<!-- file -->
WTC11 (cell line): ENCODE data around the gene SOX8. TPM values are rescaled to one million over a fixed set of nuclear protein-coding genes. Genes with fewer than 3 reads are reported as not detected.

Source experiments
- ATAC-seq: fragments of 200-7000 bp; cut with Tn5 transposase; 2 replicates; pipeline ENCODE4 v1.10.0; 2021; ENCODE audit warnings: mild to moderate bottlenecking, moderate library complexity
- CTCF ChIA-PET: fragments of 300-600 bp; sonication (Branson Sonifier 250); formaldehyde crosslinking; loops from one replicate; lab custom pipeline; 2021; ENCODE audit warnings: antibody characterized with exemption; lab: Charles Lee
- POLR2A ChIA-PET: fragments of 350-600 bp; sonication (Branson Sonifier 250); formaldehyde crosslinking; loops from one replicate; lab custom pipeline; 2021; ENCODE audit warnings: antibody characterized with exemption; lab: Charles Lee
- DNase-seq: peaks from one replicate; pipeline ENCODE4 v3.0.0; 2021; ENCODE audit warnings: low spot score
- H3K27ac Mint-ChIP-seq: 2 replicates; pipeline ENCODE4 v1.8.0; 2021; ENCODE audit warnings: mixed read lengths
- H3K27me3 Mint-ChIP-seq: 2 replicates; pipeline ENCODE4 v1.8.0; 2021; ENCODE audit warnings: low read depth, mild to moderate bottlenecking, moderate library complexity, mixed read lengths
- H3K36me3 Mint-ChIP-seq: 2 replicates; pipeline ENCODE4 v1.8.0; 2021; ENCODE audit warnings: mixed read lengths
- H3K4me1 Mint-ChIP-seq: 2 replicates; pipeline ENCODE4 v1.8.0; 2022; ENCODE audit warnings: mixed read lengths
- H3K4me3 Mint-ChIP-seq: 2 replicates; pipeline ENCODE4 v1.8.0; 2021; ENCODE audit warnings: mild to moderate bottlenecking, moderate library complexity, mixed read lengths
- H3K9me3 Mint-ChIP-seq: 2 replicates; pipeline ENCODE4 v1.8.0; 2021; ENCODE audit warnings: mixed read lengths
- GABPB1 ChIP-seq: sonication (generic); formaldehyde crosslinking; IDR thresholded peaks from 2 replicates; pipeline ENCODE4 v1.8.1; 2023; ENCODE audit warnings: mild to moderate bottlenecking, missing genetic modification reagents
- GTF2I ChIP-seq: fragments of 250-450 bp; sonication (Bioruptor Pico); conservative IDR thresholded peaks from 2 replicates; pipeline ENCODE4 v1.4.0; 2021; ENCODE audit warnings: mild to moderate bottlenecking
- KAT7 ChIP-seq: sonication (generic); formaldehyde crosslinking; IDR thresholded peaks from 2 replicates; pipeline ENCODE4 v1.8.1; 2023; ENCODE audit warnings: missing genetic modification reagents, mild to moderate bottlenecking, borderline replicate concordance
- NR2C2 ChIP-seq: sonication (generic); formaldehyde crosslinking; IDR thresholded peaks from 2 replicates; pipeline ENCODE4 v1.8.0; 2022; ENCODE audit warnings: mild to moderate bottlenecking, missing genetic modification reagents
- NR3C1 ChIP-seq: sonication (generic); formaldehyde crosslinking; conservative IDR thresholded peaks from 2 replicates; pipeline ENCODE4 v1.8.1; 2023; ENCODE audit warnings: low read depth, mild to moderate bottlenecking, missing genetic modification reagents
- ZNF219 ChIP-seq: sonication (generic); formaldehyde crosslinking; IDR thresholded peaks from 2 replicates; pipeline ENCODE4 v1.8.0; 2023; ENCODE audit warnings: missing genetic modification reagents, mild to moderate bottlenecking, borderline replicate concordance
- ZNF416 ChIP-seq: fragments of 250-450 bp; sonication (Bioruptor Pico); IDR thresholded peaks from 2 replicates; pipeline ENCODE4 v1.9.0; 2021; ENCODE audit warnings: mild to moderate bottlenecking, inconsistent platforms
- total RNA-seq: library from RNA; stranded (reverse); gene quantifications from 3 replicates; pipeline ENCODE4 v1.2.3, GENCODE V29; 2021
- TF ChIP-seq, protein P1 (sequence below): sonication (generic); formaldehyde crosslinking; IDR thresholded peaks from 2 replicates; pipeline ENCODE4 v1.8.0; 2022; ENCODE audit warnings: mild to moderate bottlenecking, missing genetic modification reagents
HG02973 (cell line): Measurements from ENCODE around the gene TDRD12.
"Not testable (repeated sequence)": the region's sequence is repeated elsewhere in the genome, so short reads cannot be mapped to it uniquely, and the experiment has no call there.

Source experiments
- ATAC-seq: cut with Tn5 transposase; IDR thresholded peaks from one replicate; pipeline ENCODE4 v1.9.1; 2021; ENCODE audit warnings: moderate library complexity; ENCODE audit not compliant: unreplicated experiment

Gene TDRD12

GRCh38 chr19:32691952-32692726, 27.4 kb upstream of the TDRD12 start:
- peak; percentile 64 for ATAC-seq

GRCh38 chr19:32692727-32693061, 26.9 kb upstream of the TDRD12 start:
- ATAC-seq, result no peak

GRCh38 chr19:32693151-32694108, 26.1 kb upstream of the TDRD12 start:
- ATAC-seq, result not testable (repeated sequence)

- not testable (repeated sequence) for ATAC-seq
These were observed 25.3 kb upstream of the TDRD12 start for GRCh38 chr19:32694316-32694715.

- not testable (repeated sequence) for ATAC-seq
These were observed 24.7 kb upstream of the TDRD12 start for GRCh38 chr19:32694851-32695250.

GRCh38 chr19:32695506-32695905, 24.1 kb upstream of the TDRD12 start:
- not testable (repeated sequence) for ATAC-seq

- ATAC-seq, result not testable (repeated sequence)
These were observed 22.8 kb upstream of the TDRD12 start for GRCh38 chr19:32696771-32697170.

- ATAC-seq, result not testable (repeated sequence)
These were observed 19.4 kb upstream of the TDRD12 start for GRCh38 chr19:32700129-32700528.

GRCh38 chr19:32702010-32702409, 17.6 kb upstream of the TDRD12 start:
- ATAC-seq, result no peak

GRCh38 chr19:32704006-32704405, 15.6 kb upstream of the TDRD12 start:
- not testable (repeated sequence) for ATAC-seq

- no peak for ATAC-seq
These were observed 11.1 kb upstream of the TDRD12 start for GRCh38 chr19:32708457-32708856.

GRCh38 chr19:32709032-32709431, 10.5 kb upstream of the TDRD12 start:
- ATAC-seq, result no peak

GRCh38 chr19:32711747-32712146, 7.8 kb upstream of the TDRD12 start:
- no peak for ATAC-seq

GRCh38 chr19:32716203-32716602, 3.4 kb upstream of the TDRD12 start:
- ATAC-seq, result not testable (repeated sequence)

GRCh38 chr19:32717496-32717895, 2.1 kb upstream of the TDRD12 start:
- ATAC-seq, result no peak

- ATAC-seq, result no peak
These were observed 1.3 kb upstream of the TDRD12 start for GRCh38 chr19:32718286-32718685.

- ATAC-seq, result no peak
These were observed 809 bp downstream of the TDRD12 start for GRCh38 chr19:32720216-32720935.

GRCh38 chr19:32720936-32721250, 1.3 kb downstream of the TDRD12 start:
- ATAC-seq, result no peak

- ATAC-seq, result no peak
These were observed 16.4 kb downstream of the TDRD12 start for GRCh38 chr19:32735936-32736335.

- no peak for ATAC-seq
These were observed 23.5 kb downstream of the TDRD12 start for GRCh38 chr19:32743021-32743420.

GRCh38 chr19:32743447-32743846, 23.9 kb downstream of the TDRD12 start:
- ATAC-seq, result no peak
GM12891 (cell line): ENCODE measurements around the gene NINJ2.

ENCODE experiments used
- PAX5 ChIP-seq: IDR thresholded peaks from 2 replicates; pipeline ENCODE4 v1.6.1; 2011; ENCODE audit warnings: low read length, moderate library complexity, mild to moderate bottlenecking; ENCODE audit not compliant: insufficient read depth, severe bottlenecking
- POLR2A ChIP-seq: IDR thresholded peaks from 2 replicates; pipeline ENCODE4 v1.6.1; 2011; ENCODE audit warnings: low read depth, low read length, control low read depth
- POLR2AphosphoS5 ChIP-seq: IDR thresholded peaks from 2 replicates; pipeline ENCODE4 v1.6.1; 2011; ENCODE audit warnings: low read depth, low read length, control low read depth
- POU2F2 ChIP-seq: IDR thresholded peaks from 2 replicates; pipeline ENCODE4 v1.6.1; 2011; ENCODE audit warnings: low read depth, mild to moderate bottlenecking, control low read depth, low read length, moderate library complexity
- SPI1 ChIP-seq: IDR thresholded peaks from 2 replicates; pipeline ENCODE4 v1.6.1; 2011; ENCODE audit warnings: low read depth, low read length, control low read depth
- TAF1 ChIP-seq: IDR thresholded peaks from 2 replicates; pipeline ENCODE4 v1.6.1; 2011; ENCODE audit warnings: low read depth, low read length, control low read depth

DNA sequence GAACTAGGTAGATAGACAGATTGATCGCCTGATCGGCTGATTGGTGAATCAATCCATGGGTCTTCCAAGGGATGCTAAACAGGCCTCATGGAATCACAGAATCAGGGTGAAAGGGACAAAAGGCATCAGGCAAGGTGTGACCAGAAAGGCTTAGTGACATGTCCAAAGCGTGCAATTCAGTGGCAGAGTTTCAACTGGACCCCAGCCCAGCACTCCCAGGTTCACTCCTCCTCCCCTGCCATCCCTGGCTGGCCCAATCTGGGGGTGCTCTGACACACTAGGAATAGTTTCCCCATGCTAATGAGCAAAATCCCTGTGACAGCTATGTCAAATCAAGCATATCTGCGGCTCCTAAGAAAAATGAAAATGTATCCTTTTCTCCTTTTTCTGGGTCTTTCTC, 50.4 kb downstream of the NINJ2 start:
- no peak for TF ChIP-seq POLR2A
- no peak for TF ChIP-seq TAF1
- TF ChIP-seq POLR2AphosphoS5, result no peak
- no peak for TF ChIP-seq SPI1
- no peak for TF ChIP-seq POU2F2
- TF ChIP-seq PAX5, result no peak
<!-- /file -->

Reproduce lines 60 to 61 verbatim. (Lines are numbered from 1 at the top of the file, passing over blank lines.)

These were observed 809 bp downstream of the TDRD12 start for GRCh38 chr19:32720216-32720935.

GRCh38 chr19:32720936-32721250, 1.3 kb downstream of the TDRD12 start: